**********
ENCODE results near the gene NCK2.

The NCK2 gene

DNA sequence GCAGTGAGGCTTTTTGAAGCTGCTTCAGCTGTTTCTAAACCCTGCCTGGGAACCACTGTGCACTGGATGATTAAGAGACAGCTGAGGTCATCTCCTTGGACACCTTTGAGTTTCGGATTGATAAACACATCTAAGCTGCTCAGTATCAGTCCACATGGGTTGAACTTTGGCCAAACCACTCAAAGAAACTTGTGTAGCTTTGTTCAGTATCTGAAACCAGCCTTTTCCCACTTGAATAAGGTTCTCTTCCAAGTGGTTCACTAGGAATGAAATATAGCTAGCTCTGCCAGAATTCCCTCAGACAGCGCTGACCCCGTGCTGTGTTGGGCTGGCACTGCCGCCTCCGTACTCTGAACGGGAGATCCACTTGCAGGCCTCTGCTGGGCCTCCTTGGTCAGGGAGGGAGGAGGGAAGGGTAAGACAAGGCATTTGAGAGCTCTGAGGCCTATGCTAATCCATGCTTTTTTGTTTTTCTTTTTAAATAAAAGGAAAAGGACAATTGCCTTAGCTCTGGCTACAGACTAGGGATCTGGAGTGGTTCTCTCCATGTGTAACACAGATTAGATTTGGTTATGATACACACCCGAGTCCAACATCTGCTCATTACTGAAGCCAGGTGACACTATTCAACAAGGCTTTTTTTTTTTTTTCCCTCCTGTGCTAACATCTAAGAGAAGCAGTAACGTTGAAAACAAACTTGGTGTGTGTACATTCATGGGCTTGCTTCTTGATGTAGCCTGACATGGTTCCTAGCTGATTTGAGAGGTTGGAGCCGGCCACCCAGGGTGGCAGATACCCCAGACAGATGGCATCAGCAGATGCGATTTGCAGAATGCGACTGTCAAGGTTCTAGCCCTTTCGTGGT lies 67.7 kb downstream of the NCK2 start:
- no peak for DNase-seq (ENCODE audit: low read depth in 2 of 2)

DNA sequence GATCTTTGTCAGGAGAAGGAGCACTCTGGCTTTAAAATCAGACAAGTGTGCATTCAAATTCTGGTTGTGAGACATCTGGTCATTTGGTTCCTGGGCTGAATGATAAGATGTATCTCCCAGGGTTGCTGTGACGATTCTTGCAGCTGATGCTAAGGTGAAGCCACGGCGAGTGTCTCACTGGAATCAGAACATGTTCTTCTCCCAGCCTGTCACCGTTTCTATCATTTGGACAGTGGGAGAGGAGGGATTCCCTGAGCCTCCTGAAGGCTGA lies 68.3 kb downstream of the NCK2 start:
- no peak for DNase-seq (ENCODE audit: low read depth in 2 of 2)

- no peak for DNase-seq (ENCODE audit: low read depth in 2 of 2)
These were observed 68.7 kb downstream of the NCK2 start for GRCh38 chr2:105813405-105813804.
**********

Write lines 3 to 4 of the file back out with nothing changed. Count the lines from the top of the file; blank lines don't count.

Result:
DNA sequence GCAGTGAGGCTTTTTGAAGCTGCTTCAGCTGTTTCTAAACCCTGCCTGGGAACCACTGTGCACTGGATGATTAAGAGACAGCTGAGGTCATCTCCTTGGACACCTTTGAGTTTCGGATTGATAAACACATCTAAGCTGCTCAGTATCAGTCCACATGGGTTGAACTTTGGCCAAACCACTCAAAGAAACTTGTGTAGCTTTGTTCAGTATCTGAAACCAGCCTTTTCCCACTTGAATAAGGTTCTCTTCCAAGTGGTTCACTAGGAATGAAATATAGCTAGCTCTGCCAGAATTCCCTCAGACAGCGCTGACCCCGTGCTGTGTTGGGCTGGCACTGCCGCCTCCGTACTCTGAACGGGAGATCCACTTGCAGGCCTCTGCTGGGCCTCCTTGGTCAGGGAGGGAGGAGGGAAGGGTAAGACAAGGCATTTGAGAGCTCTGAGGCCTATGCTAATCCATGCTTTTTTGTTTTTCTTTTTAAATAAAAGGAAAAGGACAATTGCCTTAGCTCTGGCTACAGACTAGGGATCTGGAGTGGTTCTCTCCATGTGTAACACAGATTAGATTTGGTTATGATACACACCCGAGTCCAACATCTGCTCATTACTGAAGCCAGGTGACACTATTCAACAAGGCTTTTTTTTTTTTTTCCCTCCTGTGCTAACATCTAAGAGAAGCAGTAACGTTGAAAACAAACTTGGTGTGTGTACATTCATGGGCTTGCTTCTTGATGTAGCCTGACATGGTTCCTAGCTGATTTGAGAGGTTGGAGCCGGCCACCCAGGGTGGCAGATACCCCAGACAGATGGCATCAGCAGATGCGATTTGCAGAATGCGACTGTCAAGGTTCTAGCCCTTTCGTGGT lies 67.7 kb downstream of the NCK2 start:
- no peak for DNase-seq (ENCODE audit: low read depth in 2 of 2)